As a family, the MacGillivrays work to promote education among children and adults about critical environmental issues in hopes of inspiring action and finding solutions. Their non-profit organization MacGillivray Freeman Films Educational Foundation produces teachers' guides and companion books to supplement their films and to encourage students to become aware of their environment. The foundation sponsors tours of notable scientists and speakers to help gain knowledge and educate people about conservation issues.

(MacGillivray Freeman Films)
Now, MacGillivray Freeman Films has launched the world's largest media campaign to support and raise awareness of our oceans. One World One Ocean is a $45-million endeavor that will include a 3D IMAX film, a 3D theatrical documentary, a 3D television series and a global social action campaign. Filmmakers will travel to more than 40 locations around the world, using state-of-the-art 3-D cameras to capture never-before-seen images of the Earth's oceans. The goal of this campaign is twofold; to illuminate the beauty of the seas and to show the toll that man-made pollution is taking on the ocean environment.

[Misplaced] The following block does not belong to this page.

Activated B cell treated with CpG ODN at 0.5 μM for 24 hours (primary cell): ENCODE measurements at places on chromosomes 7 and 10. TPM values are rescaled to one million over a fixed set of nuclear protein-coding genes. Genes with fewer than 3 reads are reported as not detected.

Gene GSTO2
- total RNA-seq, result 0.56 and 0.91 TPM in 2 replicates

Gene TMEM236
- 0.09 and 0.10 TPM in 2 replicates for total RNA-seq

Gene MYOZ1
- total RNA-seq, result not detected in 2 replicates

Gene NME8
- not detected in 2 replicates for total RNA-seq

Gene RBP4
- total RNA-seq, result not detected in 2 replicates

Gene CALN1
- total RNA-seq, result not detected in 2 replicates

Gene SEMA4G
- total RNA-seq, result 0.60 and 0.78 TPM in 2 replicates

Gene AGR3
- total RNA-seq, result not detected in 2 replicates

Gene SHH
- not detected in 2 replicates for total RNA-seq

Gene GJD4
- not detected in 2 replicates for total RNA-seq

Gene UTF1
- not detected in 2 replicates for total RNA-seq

Greg and Barbara's son Shaun, an accomplished filmmaker in his own right, is co-producer of the One World One Ocean campaign. Shaun won a first place award in the 2007 MY HERO Short Film Festival for his college film "Joey," a touching story about a 12-year-old boy whose courage, under dire circumstances, inspired those around him.

Meghan MacGillivray, their daughter, is involved in the productions and educational outreach. Three years ago, she joined her father on a Colorado River expedition with Robert Kennedy Jr. and his daughter. The journey documents the effect of man on this precious resource and is being viewed by millions in the IMAX 3D Film called The Grand Canyon Adventure.

The entire MacGillivray family has given its energy, time and resources to protect local and global environmental resources. The campaign ONE WORLD ONE OCEAN will focus on problem areas around the world and promote knowledge about sustainable systems. The oceans provide up to 70% of the oxygen we breathe. They also supply our top source of protein. However, non-sustainable fishing practices and pollution are putting our oceans at risk. According to marine scientists, overfishing has wiped out 90% of the world's big fish, including swordfish, blue fin tuna, sharks, Chilean sea bass and orange roughy. Nitrogen pollution and fertilizer run-off have created hundreds of "dead zones," places in the ocean that don't have enough oxygen to sustain marine life.